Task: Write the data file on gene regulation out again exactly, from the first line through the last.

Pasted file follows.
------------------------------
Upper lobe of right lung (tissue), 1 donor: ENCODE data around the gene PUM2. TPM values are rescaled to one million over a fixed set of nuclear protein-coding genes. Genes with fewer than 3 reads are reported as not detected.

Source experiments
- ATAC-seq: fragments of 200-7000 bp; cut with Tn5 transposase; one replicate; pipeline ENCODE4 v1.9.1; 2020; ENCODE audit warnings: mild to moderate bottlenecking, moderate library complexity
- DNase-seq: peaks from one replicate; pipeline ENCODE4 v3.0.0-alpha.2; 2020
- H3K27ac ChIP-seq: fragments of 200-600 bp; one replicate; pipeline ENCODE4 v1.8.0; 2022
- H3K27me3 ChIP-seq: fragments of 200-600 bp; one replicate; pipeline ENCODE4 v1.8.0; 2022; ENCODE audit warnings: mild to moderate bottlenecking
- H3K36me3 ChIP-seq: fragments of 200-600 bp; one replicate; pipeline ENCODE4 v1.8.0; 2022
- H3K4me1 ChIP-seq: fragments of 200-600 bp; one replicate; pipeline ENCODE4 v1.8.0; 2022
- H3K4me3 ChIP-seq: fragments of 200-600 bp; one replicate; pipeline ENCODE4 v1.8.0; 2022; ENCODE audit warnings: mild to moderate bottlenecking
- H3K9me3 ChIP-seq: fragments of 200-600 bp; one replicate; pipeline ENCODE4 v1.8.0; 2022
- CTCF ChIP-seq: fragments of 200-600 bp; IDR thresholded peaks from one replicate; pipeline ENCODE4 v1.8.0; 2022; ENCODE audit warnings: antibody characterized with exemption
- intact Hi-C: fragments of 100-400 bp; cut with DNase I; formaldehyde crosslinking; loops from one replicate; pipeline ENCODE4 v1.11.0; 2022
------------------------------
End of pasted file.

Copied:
Upper lobe of right lung (tissue), 1 donor: ENCODE data around the gene PUM2. TPM values are rescaled to one million over a fixed set of nuclear protein-coding genes. Genes with fewer than 3 reads are reported as not detected.

Source experiments
- ATAC-seq: fragments of 200-7000 bp; cut with Tn5 transposase; one replicate; pipeline ENCODE4 v1.9.1; 2020; ENCODE audit warnings: mild to moderate bottlenecking, moderate library complexity
- DNase-seq: peaks from one replicate; pipeline ENCODE4 v3.0.0-alpha.2; 2020
- H3K27ac ChIP-seq: fragments of 200-600 bp; one replicate; pipeline ENCODE4 v1.8.0; 2022
- H3K27me3 ChIP-seq: fragments of 200-600 bp; one replicate; pipeline ENCODE4 v1.8.0; 2022; ENCODE audit warnings: mild to moderate bottlenecking
- H3K36me3 ChIP-seq: fragments of 200-600 bp; one replicate; pipeline ENCODE4 v1.8.0; 2022
- H3K4me1 ChIP-seq: fragments of 200-600 bp; one replicate; pipeline ENCODE4 v1.8.0; 2022
- H3K4me3 ChIP-seq: fragments of 200-600 bp; one replicate; pipeline ENCODE4 v1.8.0; 2022; ENCODE audit warnings: mild to moderate bottlenecking
- H3K9me3 ChIP-seq: fragments of 200-600 bp; one replicate; pipeline ENCODE4 v1.8.0; 2022
- CTCF ChIP-seq: fragments of 200-600 bp; IDR thresholded peaks from one replicate; pipeline ENCODE4 v1.8.0; 2022; ENCODE audit warnings: antibody characterized with exemption
- intact Hi-C: fragments of 100-400 bp; cut with DNase I; formaldehyde crosslinking; loops from one replicate; pipeline ENCODE4 v1.11.0; 2022